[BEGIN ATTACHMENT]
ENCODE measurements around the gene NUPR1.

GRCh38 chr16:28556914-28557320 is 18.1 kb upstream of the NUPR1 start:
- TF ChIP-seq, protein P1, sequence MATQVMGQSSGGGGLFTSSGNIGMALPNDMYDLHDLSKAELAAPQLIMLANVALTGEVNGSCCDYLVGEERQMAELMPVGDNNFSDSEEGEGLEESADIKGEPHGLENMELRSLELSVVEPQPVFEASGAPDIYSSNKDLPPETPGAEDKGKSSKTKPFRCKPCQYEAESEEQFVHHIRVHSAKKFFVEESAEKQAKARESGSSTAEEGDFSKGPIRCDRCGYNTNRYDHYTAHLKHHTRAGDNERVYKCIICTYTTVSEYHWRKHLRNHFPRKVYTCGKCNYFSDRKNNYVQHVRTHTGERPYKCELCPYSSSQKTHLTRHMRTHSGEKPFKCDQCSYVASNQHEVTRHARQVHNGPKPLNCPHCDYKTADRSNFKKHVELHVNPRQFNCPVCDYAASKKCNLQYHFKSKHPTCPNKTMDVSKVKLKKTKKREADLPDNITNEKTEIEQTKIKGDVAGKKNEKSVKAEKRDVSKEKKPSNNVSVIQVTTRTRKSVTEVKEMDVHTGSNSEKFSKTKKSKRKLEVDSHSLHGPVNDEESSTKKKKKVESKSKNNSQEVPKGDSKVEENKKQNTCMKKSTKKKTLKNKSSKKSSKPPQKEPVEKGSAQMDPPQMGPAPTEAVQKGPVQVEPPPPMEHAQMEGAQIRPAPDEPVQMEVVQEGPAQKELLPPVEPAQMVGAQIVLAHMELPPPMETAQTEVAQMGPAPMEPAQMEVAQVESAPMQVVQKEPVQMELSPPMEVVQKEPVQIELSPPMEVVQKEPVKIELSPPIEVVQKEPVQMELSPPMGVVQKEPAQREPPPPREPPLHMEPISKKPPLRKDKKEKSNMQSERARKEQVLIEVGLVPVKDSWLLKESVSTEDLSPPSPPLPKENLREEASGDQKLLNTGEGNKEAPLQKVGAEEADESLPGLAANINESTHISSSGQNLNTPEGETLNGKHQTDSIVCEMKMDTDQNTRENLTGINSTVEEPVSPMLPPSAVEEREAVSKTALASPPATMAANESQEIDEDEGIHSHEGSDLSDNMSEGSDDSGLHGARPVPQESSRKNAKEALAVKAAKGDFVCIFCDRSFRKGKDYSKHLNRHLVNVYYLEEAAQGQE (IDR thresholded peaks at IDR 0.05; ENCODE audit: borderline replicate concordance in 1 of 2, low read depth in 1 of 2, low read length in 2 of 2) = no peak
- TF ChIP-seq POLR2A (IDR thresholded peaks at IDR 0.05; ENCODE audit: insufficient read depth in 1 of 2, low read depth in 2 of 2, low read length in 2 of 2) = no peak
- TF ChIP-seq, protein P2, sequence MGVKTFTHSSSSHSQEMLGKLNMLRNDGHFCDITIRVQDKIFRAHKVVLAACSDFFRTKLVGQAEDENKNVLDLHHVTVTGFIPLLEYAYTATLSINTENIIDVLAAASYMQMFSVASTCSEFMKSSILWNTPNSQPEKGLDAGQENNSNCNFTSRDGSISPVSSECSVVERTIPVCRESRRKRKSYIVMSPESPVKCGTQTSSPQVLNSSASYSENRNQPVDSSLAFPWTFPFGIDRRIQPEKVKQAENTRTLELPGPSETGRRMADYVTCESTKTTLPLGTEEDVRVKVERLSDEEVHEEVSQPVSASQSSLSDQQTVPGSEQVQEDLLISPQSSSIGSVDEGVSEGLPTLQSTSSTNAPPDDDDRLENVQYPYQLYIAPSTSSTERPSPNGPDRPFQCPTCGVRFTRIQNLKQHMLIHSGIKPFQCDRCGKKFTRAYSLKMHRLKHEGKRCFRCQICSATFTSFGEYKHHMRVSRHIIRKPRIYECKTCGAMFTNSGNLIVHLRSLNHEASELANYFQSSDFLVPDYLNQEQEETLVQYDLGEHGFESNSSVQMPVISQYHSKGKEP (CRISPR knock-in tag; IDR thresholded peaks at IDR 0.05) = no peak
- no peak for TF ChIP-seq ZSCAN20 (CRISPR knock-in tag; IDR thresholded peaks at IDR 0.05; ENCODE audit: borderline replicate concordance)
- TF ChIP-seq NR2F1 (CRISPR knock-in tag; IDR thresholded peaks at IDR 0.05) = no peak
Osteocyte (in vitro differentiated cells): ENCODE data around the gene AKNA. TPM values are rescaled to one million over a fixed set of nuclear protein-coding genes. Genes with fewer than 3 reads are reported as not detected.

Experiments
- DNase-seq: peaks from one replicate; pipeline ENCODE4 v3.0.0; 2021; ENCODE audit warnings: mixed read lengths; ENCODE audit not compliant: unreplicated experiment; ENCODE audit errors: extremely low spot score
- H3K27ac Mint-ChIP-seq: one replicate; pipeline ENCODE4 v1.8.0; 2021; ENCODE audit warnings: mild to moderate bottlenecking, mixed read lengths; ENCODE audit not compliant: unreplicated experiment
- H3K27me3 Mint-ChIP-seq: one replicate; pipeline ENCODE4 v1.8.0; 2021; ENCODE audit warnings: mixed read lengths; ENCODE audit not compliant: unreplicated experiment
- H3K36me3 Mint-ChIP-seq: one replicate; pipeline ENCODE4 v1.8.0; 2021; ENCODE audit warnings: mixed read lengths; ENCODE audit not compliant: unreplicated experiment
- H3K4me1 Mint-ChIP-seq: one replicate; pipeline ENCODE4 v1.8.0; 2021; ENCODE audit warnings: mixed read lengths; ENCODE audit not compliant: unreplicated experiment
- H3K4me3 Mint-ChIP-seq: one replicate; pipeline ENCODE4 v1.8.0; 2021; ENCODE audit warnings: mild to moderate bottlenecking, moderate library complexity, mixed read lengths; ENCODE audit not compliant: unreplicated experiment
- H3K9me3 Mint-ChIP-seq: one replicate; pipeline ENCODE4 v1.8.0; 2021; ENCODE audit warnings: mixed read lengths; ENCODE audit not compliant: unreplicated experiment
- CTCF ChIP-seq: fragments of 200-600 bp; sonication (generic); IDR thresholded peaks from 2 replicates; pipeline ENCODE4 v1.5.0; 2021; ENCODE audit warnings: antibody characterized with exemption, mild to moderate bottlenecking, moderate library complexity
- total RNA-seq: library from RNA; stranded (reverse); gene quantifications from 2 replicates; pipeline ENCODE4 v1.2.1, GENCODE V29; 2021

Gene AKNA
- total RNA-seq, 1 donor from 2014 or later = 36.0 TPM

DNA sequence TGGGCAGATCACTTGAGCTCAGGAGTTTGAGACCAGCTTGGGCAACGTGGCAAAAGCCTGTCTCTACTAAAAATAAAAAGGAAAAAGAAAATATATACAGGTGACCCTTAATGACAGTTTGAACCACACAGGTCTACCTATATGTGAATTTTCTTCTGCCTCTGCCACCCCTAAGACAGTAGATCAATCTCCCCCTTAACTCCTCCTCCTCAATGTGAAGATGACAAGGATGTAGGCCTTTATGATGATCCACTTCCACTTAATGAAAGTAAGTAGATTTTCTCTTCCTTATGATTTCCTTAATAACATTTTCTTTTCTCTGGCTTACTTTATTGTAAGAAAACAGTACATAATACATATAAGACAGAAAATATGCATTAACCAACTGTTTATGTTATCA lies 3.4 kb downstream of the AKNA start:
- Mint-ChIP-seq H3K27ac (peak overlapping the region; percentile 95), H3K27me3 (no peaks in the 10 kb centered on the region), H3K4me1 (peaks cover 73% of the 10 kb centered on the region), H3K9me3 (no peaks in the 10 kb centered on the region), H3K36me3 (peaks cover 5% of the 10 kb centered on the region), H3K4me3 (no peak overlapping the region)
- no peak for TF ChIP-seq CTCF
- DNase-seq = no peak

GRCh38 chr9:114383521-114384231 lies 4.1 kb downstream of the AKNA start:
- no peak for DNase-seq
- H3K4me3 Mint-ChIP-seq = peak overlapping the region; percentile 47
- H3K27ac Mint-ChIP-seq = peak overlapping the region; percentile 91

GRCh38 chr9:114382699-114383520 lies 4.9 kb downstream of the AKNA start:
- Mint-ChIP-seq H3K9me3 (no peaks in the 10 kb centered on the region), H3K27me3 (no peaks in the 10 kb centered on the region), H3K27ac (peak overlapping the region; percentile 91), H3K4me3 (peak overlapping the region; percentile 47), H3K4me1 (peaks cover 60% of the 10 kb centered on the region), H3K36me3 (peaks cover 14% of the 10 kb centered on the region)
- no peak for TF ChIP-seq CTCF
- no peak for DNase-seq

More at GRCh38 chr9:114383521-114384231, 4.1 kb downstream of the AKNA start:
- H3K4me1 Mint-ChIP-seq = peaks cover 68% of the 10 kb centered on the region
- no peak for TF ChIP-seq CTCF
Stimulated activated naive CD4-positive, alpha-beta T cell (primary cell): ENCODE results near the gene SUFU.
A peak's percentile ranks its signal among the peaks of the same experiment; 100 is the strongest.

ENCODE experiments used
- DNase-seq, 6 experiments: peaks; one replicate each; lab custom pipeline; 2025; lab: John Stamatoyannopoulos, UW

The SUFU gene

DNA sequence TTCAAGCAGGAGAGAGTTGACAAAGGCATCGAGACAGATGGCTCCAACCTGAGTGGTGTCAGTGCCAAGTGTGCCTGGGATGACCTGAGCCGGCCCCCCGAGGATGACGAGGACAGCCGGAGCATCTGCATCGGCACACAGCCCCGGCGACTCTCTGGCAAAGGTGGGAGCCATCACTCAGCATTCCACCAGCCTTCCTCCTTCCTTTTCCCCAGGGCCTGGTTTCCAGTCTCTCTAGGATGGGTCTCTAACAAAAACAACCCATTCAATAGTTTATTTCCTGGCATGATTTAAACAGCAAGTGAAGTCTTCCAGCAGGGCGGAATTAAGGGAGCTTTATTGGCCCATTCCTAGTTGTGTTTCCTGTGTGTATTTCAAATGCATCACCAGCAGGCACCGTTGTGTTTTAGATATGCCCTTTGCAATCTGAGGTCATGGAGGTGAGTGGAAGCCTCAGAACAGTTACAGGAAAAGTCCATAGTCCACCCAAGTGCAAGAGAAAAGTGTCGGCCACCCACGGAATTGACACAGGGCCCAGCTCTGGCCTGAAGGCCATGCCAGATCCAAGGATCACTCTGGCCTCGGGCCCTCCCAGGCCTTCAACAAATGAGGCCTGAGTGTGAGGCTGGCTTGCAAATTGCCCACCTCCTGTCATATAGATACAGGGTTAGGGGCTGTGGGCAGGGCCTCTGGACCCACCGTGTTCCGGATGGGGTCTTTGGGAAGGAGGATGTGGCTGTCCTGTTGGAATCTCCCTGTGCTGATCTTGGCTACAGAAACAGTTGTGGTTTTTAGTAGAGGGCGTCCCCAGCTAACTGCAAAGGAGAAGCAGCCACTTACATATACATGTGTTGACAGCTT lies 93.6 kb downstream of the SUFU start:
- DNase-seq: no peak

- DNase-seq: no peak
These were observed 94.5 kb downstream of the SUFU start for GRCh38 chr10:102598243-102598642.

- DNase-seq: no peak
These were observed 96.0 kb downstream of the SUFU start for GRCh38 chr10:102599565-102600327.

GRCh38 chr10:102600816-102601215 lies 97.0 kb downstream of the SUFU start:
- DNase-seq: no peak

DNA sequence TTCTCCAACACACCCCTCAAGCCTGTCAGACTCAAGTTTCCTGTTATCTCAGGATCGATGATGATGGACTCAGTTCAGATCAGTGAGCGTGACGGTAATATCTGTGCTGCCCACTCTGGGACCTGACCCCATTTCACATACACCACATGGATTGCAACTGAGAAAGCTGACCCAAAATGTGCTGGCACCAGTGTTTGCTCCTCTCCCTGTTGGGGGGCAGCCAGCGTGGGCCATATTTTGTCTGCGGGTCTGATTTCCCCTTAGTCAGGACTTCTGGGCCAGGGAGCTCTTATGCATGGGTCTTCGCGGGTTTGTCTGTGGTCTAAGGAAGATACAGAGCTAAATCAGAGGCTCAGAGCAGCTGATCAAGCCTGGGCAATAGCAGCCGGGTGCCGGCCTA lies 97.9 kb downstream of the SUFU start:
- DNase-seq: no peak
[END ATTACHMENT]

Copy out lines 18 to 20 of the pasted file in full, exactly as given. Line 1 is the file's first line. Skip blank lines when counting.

- total RNA-seq: library from RNA; stranded (reverse); gene quantifications from 2 replicates; pipeline ENCODE4 v1.2.1, GENCODE V29; 2021

Gene AKNA
- total RNA-seq, 1 donor from 2014 or later = 36.0 TPM